The previous base year of 1990 has become outdated due to changes in the structure of the economy. The National Bureau of Statistics (NBS) now estimates Nigeria’s GDP at 80.22 trillion naira in 2013 compared to 42.4 trillion naira prior to the rebasing.
This translates into nominal GDP of 509.9 billion dollars last year compared to Statistics South Africa’s reading of 323 billion rand for the South African economy during the same period. These revised figures make Nigeria the world’s 26th largest economy, up from the 33rd position prior to the rebasing.
The number of economic activities surveyed for the purposes of the calculation of GDP increased to 46 from 33 previously. Better coverage (including of the informal sector), the inclusion of new industries, and methodological improvements led to significant increases in the contribution of the services sector, manufacturing, construction, and water & electricity. On the other hand, value added by the agricultural and the oil & gas sectors declined notably relative to GDP.
The agricultural sector contributed 35 per cent to GDP prior to rebasing, but is now only estimated to account for 22 per cent of GDP. Meanwhile, the services sector’s contribution increased from 29 per cent of GDP to 52 per cent of GDP, with the telecommunications sector rising from 0.9 per cent of GDP to 8.7per cent of GDP.
The manufacturing sector is now estimated to contribute 6.8 per cent to GDP, compared to just 1.9 per cent previously, while the oil and gas sector’s contribution has been revised down to 14.4 per cent from 32.4 per cent before rebasing. Final rebased GDP figures are scheduled to be released by June 2014. The NBS plans to rebase GDP figures every five years to ensure that estimates remain up-to-date.
South Africa’s National Treasury said after the rebasing that it welcomes the announcement that Nigeria is now the continent’s biggest economy as it gives concrete expression to the fact that Africa is indeed rising.
(READ MORE: Gordhan applauds growth in the Nigerian economy)
It said that the South African economy has been and will continue to benefit from faster economic growth in the rest of the continent and that South Africa will continue to nurture mutually beneficial trade and investment ties with Nigeria. There were no comments from Pretoria on South Africa’s own economic growth performance.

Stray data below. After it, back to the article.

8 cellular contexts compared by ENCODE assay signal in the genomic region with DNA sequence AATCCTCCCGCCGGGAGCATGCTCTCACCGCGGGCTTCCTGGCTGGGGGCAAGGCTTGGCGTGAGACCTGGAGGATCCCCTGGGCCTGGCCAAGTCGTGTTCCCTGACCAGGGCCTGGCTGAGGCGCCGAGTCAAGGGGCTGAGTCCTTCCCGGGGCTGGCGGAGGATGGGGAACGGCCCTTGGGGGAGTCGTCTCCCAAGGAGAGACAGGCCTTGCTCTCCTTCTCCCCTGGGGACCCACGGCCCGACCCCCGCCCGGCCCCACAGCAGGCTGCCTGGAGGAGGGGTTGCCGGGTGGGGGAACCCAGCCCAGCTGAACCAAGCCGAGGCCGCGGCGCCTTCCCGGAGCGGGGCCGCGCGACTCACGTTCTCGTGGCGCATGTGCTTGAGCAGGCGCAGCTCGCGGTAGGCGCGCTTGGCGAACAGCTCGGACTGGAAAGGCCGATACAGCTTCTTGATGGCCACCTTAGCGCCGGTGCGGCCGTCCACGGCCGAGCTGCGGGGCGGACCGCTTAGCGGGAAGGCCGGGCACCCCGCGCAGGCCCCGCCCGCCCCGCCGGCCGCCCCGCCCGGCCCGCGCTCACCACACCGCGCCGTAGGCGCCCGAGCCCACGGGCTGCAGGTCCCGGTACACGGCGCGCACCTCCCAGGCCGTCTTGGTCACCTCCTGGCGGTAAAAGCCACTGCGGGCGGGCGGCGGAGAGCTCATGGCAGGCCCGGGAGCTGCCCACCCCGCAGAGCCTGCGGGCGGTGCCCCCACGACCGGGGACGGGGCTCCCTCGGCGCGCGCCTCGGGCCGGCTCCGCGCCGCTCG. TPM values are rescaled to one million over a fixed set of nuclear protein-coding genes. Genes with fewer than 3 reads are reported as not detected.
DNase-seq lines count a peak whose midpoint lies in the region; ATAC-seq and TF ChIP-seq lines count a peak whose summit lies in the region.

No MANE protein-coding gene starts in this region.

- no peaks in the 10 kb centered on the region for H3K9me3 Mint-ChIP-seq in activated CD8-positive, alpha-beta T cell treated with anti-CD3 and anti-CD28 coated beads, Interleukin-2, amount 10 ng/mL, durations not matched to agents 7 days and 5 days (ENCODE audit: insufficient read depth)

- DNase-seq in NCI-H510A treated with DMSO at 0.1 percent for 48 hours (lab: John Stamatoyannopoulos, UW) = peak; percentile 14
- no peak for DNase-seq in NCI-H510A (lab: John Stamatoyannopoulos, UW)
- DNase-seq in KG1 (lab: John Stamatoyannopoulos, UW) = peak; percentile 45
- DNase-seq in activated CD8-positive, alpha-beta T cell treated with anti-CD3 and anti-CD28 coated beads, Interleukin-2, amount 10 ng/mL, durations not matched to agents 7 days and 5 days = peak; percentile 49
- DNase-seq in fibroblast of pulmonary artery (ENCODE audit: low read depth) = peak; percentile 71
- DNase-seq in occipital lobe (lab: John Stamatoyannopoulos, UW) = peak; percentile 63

The most important benefit of the rebasing exercise is that it provides a more accurate estimate of the structure and value of goods produced in Nigeria. The fact that many industries are larger than previously thought may pique investors’ interest, while the psychological boost of overtaking South Africa could give the country more influence on the world stage.
Even so, Nigeria remains far behind South Africa when it comes to average wealth levels, quality of infrastructure, governance, and financial market development. And even though Nigeria’s GDP per capita is now estimated at close to 3,000 dollars from 1,700 dollars previously, poverty, inequality, and the inability of a large proportion of the population to benefit from economic growth, will remain key concerns.
(READ MORE: Challenges loom despite planned GDP rebase)
The opportunities offered by Nigeria’s large market and notable oil and gas reserves are partly offset by a treacherous operating environment. Oil theft and regulatory uncertainty continue to be a major problem for companies operating in Nigeria’s hydrocarbons sector.
Uncertainty about fiscal terms in the oil sector will persist, with the Petroleum Industry Bill (PIB) not likely to be approved before the elections in 2015. As a result, investment in the oil sector will continue to stagnate, and we expect to see only a 2 per cent increase in oil production during 2014 following two consecutive years of decline.
Meanwhile, in the non-oil sector, FDI interest in Nigeria should remain strong thanks to the large consumer market it offers, combined with the prospect of rising incomes. Total retail space of 180,000m2 is currently under development and set for completion within 36 months.
The United Nations expects the size of the Nigerian population to increase by 113.4 million (more than the combined populations of Ghana, Kenya, and Tanzania in 2010) between 2010 and 2030, and by 167.2 million between 2030 and 2050. Irrespective of poverty levels and the fairly challenging operating environment, the Nigerian market cannot be ignored simply due to the sheer size of it.
By Christie Viljoen - Senior Economist - NKC Independent Economists